Faced with the weak economy and stiff competition, the mobile services giant is doubling down on stiff budget cuts to boost profits
Vodafone (VOD) is preparing to double its cost-cutting drive to £2bn as it battles against the economic slump and fierce competition and looks to hit the acquisition trail in 2012.
Vittorio Colao, the mobile phone giant's chief executive, said that the original £1bn economy drive, announced in November last year, had been completed a year early "and we have extended this to a further £1bn of cost savings by 2012". The group admitted that job cuts are "inevitable"—it has already axed 500 in the UK this year—but would not be drawn on numbers.
Mr. Colao stressed that the cuts will focus on technology and will look to save through network, sourcing and infrastructure initiatives as well as further reductions in overheads. The group said £500m of the savings would be set aside, and could be used as a potential acquisition war chest "depending on the economic situation".
Mr. Colao unveiled his plans at the group's first-half results yesterday. The original savings, and emerging market operations, helped boost profits by 2.4 per cent to £5.9bn.
The group also confirmed that its guidance for the full year would see operating profit at the "upper end" of the range of £11bn to £11.8bn.
Mr. Colao admitted in May that Vodafone has struggled in the UK, its home market, and yesterday it emerged that revenues fell 5.7 per cent in the first half.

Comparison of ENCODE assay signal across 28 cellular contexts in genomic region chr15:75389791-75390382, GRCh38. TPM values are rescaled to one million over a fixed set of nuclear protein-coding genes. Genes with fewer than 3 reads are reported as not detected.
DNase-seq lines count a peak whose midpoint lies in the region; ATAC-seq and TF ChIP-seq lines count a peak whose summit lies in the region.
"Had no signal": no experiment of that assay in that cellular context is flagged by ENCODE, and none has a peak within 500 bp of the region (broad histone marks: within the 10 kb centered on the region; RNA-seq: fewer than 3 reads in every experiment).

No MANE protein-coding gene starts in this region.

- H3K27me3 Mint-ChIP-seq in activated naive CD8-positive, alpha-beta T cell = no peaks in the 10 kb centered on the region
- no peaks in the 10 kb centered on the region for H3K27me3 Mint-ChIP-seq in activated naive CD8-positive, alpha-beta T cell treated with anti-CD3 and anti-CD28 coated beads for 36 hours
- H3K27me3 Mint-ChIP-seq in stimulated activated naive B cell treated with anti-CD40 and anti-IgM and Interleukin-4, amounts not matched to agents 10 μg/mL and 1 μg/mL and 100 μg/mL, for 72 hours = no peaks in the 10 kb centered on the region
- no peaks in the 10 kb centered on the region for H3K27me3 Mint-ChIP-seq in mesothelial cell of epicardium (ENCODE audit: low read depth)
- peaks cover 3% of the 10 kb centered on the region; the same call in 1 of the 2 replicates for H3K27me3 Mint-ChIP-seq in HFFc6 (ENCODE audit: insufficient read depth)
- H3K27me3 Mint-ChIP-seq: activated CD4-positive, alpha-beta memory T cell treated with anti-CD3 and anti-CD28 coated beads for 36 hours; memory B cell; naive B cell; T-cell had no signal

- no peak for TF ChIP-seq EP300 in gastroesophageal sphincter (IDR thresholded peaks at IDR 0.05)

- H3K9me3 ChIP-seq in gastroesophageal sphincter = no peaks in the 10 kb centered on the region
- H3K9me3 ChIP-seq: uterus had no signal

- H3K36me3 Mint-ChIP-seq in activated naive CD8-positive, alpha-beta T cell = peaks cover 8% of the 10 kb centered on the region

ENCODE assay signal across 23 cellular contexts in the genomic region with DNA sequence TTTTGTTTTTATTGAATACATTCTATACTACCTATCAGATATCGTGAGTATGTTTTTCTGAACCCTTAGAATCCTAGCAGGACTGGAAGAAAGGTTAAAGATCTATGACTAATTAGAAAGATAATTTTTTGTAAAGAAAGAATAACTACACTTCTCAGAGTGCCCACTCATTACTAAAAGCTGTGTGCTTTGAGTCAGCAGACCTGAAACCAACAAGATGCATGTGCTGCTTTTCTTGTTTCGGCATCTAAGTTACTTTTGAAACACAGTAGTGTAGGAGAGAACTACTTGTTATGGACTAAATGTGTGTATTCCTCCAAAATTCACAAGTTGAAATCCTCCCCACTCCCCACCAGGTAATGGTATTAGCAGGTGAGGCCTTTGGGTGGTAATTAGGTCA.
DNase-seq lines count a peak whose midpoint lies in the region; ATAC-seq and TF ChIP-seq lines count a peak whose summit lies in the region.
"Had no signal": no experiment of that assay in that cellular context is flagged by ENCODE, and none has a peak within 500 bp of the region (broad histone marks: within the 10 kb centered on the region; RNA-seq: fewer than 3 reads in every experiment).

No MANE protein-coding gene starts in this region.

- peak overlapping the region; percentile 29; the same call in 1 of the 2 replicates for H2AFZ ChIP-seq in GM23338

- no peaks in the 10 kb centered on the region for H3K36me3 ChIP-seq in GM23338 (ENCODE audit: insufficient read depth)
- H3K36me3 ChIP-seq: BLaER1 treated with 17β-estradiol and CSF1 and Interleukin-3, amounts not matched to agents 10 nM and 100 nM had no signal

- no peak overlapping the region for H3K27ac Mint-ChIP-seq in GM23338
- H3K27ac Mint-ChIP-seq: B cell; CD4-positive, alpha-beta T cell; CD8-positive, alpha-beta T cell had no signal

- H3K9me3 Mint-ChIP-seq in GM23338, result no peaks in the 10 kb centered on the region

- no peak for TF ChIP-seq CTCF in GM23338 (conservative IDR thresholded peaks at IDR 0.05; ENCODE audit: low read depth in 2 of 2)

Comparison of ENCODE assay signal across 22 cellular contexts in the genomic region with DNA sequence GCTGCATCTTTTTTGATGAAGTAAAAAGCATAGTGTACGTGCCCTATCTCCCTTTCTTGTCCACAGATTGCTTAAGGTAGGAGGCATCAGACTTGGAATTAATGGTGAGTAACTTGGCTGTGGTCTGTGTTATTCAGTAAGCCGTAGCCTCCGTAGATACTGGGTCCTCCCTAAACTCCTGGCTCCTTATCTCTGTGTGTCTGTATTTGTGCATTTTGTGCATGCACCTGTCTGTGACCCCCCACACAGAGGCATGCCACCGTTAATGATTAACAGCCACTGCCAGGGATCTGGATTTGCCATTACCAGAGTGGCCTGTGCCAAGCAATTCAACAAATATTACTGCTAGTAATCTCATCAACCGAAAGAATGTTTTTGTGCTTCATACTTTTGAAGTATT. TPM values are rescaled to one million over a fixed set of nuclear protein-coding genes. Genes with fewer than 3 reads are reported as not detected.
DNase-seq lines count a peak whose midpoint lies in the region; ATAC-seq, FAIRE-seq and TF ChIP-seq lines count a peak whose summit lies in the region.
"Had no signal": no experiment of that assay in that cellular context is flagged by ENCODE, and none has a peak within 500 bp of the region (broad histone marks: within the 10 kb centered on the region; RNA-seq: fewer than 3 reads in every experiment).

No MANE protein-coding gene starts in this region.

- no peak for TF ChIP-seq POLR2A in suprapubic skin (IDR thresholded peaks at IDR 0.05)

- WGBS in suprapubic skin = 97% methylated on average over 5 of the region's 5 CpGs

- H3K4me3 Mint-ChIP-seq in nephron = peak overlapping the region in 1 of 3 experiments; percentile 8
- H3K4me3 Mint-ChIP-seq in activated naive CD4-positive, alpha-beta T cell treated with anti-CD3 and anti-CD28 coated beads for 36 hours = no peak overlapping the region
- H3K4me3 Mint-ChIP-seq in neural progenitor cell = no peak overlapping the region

It faces a further setback in the UK after Orange (FTE) and T-Mobile (DT) agreed to merge in September, with the combined group leapfrogging Vodafone and O2 (TEF) to become the market's leading player.
Mr. Calao shrugged off the impending slip from second place to third: "Would I prefer to be the second biggest player? Yes, and we will try to do that, but we are not in a bad position". On the company's UK strategy to build market share, he said, "We have done all the right things" but conceded that "we need to do more".
He believes that offering the iPhone (AAPL) from early next year will help, but gave no indication as to whether the group plans to start a price war with rivals O2 and Orange, which started selling the device yesterday. In the meantime, Vodafone has been looking to its emerging markets to offset revenue declines in Europe. Revenues in Africa and Central Europe rose 34.6 per cent after its full takeover of Vodacom in South Africa. Despite growing competition in India, it posted 20.5 per cent revenue growth there in the first half. While data revenues rose in Europe, these were offset by continuing price pressures and the effects of the downturn.
Data revenue was up 20 per cent overall, to almost £4bn. Mr. Colao said: "I'm a big believer in data, it is a big trend. This is a basic change of human behaviour." About 30 per cent of Europeans use a data connection once a month. "I don't see why that can't be 70 per cent in five years," Mr. Colao said.